How Writing a Novel Helped Me Say Gay
Jules Ohman on the Truths That Her Fiction Uncovered
In an early draft of my novel, two 18-year-old girls who had once been close friends have a dramatic falling out on a Portland rooftop. As I wrote the scene, in which one of them demands the protagonist say something, do something, while they’re both looking out at the shining Willamette River, on the very edge of whatever’s coming, I kept asking myself—staring at my laptop screen—why was she mad? What wasn’t the protagonist doing? I couldn’t make the emotional arc of the chapter make sense. I didn’t know what was missing.
I was 22 and had just started grad school. I was growing out a (very gay) buzzcut but had been in a straight long-term relationship since I was a teenager. I’d had silent, longing crushes on queer friends in high school and college, but I didn’t have a label for what that feeling meant.
No adult around me had ever said “gay” at all, even in the suburbs of Portland, Oregon, where I grew up. When I was a kid, I was drawn to books written by queer writers, but no one ever pointed that out to me, and for years, I’d written short stories about queer characters without ever calling them that or use the word to describe myself. I’d grown up in the 90s and aughts, when “Don’t Say Gay” was, for the most part, a nationwide agreement, and now that I was an adult, I couldn’t say it either. I couldn’t even think it.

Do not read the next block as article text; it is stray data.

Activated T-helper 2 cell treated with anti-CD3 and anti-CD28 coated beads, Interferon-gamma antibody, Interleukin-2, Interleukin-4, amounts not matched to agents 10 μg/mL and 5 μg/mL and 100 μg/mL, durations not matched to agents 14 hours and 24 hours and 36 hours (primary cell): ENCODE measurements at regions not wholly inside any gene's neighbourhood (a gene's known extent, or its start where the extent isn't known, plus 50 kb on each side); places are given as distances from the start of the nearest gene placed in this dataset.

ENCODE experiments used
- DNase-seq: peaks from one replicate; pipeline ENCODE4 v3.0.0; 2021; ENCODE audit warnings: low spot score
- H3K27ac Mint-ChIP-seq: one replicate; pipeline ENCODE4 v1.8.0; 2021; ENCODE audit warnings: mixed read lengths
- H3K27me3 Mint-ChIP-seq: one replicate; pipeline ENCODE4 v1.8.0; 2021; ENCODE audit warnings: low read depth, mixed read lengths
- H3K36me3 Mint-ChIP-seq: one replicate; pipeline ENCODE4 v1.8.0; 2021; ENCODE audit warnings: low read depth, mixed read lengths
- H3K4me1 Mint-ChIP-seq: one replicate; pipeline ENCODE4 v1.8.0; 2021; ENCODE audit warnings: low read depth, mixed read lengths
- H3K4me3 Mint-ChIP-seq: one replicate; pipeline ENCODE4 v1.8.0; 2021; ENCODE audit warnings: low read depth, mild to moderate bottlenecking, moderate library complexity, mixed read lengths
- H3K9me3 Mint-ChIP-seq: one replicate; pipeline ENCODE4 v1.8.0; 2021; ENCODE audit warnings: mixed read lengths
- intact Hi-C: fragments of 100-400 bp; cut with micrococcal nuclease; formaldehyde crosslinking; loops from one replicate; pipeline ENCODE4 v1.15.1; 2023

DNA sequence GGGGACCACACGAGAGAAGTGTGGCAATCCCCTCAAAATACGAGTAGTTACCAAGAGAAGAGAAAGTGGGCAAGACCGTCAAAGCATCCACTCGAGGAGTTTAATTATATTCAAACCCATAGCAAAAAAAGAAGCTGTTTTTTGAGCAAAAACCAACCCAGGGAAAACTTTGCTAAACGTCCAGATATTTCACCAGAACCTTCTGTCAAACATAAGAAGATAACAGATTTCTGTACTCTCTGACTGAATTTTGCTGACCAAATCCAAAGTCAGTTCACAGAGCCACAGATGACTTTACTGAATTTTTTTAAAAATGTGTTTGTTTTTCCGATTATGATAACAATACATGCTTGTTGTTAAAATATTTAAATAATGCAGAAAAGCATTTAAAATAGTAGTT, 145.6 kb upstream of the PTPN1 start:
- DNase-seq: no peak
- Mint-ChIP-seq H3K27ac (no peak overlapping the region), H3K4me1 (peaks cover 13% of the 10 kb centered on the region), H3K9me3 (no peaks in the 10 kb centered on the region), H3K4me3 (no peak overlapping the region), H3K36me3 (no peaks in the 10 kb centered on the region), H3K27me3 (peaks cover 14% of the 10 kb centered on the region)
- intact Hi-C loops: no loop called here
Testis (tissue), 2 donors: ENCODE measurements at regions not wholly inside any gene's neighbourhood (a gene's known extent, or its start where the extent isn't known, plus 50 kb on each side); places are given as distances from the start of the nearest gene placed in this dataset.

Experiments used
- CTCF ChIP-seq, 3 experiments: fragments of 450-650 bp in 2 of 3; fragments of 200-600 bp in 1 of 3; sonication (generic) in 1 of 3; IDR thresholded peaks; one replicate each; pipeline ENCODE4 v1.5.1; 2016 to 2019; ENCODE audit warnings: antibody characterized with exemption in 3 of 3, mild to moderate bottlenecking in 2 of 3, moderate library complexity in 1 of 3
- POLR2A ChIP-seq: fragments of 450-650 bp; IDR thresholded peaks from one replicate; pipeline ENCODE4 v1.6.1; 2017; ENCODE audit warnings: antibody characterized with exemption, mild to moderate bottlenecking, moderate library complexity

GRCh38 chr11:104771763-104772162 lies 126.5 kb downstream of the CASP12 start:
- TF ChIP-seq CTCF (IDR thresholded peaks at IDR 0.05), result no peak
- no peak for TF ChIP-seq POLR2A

Somewhere in that chapter it came to me. They liked each other, but only one of them had the words for it. Their relationship was intimate in a specific way, but to one of them, it was undefined; the protagonist couldn’t see that her friend was in love with her. She didn’t know what it felt like. She couldn’t even imagine it. It mirrored my own experience as a teenager without me being able to put a finger on it. Despite all the longing, I was always on the side of the crush where I didn’t quite know what was going on, where I feared any defining of it. Like the protagonist, I was unable to move forward, make a move, say it. Often, all it would have taken was saying it. But I couldn’t, and so nothing happened.
When it came time to workshop the chapter, I realized two things: other people would read this, and I didn’t care. I could describe queerness in fiction, write scenes full of a thousand gay things, and not feel like it was about me or my identity or what that meant. It was fiction!